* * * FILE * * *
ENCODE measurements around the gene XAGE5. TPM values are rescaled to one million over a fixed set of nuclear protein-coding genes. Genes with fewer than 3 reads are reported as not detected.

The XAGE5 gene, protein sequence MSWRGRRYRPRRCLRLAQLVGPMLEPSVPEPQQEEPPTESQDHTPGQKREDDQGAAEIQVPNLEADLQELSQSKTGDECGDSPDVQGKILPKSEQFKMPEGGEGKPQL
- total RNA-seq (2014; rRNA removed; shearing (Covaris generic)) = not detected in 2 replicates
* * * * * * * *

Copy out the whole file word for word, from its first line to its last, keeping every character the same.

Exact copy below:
ENCODE measurements around the gene XAGE5. TPM values are rescaled to one million over a fixed set of nuclear protein-coding genes. Genes with fewer than 3 reads are reported as not detected.

The XAGE5 gene, protein sequence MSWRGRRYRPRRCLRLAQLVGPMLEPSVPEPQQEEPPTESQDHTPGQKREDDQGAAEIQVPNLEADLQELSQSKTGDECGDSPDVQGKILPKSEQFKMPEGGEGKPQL
- total RNA-seq (2014; rRNA removed; shearing (Covaris generic)) = not detected in 2 replicates